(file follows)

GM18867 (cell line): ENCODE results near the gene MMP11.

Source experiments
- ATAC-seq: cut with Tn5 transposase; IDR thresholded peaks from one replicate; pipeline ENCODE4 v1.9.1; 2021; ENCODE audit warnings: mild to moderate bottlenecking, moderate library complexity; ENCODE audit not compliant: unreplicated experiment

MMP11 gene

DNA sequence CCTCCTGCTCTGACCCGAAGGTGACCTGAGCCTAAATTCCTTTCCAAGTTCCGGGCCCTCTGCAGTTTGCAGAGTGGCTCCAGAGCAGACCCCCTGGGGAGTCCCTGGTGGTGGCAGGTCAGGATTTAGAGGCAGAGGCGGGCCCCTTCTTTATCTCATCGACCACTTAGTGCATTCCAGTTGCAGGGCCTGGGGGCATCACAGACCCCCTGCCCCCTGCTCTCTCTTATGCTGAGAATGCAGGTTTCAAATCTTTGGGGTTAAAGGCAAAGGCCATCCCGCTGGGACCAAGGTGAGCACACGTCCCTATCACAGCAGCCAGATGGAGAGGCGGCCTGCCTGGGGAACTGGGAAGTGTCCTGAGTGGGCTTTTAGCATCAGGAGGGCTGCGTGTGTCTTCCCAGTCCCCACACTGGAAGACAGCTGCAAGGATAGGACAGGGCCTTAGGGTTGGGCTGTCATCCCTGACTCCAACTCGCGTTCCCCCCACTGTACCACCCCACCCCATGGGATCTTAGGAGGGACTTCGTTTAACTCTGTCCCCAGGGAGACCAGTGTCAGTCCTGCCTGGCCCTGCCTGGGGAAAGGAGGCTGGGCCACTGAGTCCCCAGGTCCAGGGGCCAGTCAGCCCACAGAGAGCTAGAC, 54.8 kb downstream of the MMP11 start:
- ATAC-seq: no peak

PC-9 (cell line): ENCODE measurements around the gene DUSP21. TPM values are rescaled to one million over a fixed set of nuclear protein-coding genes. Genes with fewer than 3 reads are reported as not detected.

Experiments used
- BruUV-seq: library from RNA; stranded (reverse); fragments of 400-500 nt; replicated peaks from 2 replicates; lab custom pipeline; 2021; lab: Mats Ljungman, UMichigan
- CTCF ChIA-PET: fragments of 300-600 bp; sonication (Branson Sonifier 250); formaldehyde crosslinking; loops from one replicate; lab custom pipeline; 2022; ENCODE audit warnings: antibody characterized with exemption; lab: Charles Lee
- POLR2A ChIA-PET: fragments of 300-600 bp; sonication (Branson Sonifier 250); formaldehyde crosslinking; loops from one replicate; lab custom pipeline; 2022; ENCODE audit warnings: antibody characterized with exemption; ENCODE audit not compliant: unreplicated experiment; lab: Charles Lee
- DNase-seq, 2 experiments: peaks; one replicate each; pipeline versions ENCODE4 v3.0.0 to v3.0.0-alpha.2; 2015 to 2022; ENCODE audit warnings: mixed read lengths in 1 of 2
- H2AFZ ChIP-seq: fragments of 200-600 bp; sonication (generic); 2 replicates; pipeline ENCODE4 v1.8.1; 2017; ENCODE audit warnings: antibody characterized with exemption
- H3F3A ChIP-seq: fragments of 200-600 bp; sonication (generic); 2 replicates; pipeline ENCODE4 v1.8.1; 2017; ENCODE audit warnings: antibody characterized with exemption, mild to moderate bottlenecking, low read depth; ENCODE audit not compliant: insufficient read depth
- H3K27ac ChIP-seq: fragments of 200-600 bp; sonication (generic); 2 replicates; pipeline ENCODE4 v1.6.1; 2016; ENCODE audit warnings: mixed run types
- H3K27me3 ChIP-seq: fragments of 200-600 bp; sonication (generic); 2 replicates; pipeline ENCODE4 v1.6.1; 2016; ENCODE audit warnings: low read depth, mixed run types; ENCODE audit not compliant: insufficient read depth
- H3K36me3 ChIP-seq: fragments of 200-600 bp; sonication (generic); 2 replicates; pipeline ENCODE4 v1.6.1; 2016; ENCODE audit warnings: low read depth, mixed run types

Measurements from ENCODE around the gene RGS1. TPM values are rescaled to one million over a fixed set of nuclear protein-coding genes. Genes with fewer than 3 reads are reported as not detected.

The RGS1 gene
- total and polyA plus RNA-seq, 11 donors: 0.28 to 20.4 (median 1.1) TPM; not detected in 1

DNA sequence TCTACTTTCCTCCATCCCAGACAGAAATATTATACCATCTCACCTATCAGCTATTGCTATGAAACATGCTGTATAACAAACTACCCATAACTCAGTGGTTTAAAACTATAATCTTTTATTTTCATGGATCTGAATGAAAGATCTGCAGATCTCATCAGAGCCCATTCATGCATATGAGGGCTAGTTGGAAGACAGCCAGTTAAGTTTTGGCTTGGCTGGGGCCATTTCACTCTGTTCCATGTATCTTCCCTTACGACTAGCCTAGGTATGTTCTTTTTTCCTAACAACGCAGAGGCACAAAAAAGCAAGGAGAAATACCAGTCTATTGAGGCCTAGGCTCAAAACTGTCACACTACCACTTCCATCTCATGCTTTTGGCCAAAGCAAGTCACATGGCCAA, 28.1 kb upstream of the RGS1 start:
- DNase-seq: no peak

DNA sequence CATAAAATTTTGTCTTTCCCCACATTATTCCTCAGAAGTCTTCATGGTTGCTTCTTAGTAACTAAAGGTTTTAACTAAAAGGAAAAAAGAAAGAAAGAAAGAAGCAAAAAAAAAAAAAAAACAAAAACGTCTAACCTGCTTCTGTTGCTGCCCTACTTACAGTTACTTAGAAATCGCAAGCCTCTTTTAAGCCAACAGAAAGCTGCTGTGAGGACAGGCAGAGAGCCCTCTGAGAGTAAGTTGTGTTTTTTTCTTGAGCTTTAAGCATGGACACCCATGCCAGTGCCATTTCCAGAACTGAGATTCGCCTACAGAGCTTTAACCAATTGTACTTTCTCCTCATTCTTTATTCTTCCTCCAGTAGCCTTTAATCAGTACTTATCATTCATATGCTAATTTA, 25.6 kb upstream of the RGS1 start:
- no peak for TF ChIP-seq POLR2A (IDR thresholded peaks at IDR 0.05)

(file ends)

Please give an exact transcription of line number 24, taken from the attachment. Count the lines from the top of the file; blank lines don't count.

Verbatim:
- no peak for TF ChIP-seq POLR2A (IDR thresholded peaks at IDR 0.05)